University News

Sarama Selected to Prestigious Summer Institute

May 5, 2003

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MACOMB, IL – After three years at Western Illinois University, psychology major Kristin Sarama has the opportunity to step out of her comfort zone and challenge herself with new educational opportunities available only to a select few.

Sarama is among an elite group of 10 collegians selected as a student fellow in the Buffalo State University Psychology Department Summer Institute. The third annual institute, scheduled from June 2 to July 18, is part of the Mental Health Issues in Applied Experimental Life-Span Development Psychology (R25) Education Project funded by the National Institute of Mental Health ( NIMH).

The Glendale Heights student with minors in sociology and law enforcement and justice administration, follows in the footsteps of graduating senior classmate Leanne McNett, WIU's 2002 Lincoln Academy of Illinois Student Laureate Award recipient.

Western's first institute participant last summer, McNett researched the effects that positive affect and peer social support may have on drinking motives and alcohol-related problems in college students. Her mentors included Michael MacLean from Buffalo State and Western's Robert C. Intrieri, associate psychology professor. McNett will present her findings to Sarama's institute class this summer.

The seven-week institute consists of a core methodology course in life-span developmental research, ethics seminars and applied research rotations in area agencies and organizations. In the final four weeks, Sarama will develop her research proposal, which likely will involve college students and alcohol. She will implement her study next fall at Western under faculty mentor Intrieri as part of the follow-up collaborative research mentorship.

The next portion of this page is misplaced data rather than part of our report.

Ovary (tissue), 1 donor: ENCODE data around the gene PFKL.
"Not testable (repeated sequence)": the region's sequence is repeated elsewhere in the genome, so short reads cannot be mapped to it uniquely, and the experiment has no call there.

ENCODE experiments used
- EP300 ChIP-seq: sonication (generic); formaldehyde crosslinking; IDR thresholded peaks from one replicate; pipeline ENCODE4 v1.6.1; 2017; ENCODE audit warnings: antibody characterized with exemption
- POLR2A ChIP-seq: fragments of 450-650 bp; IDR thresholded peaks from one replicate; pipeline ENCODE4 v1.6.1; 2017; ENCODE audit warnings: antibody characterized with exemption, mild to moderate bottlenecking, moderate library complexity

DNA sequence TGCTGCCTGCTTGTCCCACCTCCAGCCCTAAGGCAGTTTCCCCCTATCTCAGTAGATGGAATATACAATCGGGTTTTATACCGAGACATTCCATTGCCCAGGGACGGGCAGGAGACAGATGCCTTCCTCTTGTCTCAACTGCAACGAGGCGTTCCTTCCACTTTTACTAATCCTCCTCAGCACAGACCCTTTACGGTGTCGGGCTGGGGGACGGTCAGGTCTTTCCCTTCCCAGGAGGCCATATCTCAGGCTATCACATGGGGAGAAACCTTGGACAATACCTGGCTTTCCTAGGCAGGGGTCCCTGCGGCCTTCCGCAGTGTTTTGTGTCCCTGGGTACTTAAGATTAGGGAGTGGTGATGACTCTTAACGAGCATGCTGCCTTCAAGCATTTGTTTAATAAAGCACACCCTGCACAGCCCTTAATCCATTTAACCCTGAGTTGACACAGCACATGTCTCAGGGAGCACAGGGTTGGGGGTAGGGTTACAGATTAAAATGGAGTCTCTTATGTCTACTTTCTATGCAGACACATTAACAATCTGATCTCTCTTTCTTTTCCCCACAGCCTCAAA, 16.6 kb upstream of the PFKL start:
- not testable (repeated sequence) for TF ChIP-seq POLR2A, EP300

Sarama will receive a $2,000 stipend, room and board, a tuition waiver for the advanced experimental methods in developmental psychology course and a travel stipend to present her research at a national conference.

"I'm scared, but very excited. This is the first time I'll really get to be off on my own," said Sarama, who wants to become an FBI "profiler."

Sarama explained that while "profiling" is not an FBI job title, special agents assigned to the National Center for the Analysis of Violent Crime (NCAVC) relay on investigation, research, inductive and deductive reasoning, understanding of abnormal behaviors, statistical probabilities and more to assist in apprehending criminals. She has had this as her career goal since the seventh grade and her first viewing of the Jodie Foster, Anthony Hopkins thriller "The Silence of the Lambs."

"I want to learn as much as I can this summer, come back and conduct my research and get accepted as a presenter at the APA (American Psychological Association) conference," she added. "This would help get me into a good Ph.D. program, which I need to work in profiling."

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